“Stock for Intrawest, the parent company of Steamboat Ski and Resort Corp., closed at a record high Friday,” reports The Steamboat Pilot & Today. “Local financial advisers think the increase signals that stockholders believe Intrawest’s assets and ski areas are on the market. “The stock is telling us that assets will probably be sold,” said Dan Foley, founder of Sleeping Giant Financial.”

“In a cluster of subdivisions just west of U.S. 115, dozens of residents have been served almost identical court summons – the consequence of speaking out against a proposed quarry that they believe could put their water supply at risk and harm wildlife,” The Gazette in Colorado Springs reports. “The 90 individuals and organizations, now defendants, believe the legal complaint is an attempt to bully residents into silence just as the company behind the plan reapplies for the state’s permission to build the mine. “The message to us is pretty clear: If you’re objecting, we’re going to sue you,” said Kristan Rigdon, who lives near the proposed quarry site. ‘We just think that’s outright infuriating.'”

The Durango Herald profiles Julie Levy Duvall, 33, the state director of Democratic U.S. Sen. Michael Bennet, who moved to Denver from Durango in 2001. “As the state director for the Bennet office, she focuses on facilitating constituent services, a catch-all for reaching out to stakeholders to ensure the congressman’s policy decisions reflect Colorado’s values, and fielding calls from voters who need assistance navigating governmental bureaucracy.”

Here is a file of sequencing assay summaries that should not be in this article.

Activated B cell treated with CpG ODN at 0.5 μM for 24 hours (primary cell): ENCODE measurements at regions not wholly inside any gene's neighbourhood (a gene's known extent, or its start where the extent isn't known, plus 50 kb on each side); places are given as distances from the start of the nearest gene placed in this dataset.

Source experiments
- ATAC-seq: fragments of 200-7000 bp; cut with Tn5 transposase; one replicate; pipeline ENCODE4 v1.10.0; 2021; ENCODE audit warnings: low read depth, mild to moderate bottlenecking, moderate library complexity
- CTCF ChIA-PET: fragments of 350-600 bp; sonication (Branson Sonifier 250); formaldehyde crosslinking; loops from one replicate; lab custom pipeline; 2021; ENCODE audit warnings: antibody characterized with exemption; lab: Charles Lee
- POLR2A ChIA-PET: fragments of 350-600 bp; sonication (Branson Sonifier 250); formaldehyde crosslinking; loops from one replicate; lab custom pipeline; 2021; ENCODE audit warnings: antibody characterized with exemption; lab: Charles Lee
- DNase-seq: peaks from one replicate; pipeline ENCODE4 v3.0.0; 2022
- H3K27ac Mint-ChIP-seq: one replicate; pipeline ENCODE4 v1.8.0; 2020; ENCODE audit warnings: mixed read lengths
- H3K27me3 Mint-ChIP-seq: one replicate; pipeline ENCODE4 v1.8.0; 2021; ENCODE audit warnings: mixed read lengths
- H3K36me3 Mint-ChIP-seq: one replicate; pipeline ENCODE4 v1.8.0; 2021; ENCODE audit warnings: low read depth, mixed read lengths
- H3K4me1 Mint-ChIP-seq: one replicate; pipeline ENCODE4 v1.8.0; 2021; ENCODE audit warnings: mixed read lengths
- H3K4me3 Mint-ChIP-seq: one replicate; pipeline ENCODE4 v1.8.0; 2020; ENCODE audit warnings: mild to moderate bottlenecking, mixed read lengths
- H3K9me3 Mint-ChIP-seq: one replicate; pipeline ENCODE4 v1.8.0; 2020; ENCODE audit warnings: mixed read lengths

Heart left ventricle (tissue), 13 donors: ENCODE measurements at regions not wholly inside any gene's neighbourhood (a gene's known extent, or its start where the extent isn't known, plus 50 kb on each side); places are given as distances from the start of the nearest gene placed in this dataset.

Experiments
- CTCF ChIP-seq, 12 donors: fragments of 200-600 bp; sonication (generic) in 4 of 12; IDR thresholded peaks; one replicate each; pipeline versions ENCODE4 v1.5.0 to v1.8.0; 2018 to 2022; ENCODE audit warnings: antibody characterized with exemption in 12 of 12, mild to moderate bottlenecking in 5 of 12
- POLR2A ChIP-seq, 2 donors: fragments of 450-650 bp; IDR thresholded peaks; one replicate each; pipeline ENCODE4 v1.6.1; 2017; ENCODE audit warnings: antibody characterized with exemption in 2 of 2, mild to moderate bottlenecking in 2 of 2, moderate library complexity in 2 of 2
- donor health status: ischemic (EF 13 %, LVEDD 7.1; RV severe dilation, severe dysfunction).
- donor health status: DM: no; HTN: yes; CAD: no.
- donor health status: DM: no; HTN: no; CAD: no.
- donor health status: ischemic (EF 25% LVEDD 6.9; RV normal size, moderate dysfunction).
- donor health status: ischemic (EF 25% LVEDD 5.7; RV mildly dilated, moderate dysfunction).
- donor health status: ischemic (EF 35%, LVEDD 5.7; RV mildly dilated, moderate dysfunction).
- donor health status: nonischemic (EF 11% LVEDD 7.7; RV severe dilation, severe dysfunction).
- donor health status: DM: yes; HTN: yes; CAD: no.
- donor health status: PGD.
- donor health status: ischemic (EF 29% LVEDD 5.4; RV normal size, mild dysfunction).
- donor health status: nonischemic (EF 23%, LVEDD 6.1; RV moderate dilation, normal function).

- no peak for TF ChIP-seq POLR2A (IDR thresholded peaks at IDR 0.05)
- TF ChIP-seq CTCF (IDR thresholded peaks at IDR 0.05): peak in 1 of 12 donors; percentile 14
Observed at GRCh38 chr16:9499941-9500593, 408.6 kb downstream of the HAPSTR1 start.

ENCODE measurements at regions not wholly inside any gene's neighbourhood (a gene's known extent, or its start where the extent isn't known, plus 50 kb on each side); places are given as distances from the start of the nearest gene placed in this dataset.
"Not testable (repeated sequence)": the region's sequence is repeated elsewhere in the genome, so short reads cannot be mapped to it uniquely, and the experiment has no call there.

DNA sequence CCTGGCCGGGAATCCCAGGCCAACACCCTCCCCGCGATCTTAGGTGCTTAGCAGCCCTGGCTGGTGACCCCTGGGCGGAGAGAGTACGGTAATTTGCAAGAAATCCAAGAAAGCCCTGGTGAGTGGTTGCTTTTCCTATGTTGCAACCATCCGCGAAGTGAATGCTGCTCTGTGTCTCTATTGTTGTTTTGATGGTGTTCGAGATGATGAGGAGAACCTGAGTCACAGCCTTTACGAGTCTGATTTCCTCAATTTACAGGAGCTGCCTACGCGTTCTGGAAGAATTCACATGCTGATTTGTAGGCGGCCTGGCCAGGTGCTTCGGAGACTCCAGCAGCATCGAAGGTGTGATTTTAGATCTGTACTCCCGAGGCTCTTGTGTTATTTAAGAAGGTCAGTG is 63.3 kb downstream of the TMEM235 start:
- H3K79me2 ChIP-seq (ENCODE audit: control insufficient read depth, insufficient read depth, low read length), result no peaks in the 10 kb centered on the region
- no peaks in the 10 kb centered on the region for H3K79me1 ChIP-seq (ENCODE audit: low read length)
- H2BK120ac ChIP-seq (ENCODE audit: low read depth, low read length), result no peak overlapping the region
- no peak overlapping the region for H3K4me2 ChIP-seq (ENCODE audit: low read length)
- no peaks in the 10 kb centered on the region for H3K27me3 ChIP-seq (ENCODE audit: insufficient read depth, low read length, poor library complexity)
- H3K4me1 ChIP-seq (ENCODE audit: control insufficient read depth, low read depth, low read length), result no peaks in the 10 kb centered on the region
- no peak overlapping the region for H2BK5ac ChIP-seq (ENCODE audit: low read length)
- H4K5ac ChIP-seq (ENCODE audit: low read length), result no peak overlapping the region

The University of Colorado at Boulder is hosting a forum about the movement to opt out of standardized testing, reports The Boulder Daily Camera. “Organizers of the event, hosted by CU’s School of Education and the Office for Outreach and Engagement, say they want to explore “what is gained and what is lost when choosing to opt out of standardized tests.” Other panelists include Kevin Welner, director of the National Education Policy Center; Derek Briggs, director of the Center for Assessment, Design, Research and Evaluation; Allison Atteberry, assistant professor; and Alison Boardman, Boulder Valley parent.”

“The fight over Judge Neil Gorsuch enters its final round this week, starting with a preliminary vote Monday in the U.S. Judiciary Committee and likely ending Friday with a full Senate vote on his confirmation to the U.S. Supreme Court,” reports The Denver Post. “At this stage, two months after President Donald Trump nominated the 10th U.S. Circuit Court of Appeals judge, the odds are good Gorsuch will earn the backing of the Republican-controlled Senate and become Colorado’s first justice on the high court since Byron White retired in 1993. But the way Gorsuch gets there — and the role U.S. Sen. Michael Bennet, D-Colo., plays in that process — could say a lot about the future of the Senate and the Supreme Court.”

 

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About the Author

Corey Hutchins

is a journalist in Colorado, and Columbia Journalism Review's Rocky Mountain correspondent for the United States Project. Follow him on Twitter @CoreyHutchins and email him at CoreyHutchins [at] gmail [dot] com.